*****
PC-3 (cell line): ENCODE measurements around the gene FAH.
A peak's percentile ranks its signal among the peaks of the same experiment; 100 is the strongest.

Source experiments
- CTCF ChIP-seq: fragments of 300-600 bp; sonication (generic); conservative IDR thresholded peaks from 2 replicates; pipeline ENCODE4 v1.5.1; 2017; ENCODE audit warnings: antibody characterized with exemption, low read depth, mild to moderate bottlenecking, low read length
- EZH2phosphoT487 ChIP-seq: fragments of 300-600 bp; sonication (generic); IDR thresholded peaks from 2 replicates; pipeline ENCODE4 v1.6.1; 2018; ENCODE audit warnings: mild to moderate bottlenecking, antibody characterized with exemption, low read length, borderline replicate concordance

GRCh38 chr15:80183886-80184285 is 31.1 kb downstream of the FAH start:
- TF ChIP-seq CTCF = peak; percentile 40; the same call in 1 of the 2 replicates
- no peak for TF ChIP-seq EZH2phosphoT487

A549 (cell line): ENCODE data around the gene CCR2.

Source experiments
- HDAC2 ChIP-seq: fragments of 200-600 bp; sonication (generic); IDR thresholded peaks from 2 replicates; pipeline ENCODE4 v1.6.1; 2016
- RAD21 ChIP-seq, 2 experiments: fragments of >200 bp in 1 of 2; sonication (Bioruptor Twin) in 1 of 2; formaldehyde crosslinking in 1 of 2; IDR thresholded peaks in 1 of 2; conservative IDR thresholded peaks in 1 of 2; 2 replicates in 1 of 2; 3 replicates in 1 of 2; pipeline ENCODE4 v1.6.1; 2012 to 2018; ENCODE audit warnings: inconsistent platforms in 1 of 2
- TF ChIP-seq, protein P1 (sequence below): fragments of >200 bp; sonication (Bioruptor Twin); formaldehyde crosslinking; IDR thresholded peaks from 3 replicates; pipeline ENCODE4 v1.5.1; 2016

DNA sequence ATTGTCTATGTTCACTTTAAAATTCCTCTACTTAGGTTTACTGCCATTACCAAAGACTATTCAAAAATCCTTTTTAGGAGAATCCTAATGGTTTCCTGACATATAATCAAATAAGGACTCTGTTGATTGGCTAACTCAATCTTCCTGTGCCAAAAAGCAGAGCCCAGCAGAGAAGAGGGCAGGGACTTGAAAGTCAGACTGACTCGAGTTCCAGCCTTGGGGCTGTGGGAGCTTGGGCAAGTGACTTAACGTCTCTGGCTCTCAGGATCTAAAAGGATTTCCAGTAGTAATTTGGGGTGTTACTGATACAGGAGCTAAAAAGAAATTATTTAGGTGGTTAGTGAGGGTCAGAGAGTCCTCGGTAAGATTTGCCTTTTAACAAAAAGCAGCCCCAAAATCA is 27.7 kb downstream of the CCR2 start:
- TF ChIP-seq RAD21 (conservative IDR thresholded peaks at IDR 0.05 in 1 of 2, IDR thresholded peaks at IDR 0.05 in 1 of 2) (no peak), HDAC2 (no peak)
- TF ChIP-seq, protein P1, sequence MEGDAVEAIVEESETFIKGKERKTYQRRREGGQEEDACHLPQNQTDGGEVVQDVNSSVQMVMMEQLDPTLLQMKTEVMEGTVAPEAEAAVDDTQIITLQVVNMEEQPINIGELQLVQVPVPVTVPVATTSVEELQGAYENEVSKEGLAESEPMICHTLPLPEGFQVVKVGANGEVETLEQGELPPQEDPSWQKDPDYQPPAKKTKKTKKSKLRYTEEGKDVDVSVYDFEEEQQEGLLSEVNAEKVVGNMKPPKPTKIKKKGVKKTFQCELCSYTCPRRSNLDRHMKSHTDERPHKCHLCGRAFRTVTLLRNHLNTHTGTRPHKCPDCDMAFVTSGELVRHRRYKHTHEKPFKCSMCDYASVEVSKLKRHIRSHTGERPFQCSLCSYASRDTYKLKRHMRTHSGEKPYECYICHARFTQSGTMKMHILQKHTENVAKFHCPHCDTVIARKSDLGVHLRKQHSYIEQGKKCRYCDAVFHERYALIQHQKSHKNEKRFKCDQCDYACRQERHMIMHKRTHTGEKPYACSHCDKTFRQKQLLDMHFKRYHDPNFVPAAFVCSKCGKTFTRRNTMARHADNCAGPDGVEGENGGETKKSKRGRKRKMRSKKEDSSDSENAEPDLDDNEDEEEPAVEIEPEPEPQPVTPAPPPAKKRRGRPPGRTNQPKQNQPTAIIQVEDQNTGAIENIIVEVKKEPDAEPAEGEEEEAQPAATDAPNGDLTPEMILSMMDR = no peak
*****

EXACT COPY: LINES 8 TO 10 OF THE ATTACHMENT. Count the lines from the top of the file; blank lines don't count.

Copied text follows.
- no peak for TF ChIP-seq EZH2phosphoT487

A549 (cell line): ENCODE data around the gene CCR2.

Source experiments